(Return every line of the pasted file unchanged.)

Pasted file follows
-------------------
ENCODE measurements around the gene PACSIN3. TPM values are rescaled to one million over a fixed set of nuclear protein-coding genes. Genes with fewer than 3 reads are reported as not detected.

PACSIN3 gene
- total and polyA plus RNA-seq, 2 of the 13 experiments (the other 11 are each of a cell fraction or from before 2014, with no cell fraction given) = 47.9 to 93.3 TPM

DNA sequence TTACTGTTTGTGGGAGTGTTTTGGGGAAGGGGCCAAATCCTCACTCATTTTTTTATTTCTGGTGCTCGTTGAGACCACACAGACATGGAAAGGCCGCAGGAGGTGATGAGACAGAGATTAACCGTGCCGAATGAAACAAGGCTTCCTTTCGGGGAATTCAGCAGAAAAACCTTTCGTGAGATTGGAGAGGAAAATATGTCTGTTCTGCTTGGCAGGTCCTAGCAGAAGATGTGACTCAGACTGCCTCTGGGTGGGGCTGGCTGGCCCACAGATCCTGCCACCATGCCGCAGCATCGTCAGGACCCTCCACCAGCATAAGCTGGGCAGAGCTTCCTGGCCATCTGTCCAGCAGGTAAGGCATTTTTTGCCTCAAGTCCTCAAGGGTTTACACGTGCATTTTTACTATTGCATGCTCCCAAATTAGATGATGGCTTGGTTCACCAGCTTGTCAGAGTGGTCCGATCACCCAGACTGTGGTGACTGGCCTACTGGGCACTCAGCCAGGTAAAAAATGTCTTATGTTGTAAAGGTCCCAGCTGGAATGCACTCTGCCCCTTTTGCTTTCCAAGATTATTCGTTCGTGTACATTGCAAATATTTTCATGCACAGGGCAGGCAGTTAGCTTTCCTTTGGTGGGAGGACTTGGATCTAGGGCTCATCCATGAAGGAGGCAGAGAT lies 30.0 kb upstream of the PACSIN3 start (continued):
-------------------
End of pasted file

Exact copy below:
ENCODE measurements around the gene PACSIN3. TPM values are rescaled to one million over a fixed set of nuclear protein-coding genes. Genes with fewer than 3 reads are reported as not detected.

PACSIN3 gene
- total and polyA plus RNA-seq, 2 of the 13 experiments (the other 11 are each of a cell fraction or from before 2014, with no cell fraction given) = 47.9 to 93.3 TPM

DNA sequence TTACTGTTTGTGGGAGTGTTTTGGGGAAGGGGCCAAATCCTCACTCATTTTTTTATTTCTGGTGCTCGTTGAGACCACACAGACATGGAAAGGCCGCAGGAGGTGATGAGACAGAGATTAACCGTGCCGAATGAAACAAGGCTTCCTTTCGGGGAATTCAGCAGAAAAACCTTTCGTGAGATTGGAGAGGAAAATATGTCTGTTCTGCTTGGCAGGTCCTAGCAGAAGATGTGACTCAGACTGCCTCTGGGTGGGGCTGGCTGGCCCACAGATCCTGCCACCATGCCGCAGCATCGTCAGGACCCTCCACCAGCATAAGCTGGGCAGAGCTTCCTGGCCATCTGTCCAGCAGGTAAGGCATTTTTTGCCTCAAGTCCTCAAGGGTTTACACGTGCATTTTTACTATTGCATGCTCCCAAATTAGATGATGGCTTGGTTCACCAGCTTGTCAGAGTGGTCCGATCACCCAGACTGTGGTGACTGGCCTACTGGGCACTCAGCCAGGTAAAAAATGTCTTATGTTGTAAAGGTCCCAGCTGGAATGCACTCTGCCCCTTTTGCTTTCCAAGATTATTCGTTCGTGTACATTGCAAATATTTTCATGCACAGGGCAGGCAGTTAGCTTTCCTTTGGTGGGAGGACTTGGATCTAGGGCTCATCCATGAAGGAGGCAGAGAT lies 30.0 kb upstream of the PACSIN3 start (continued):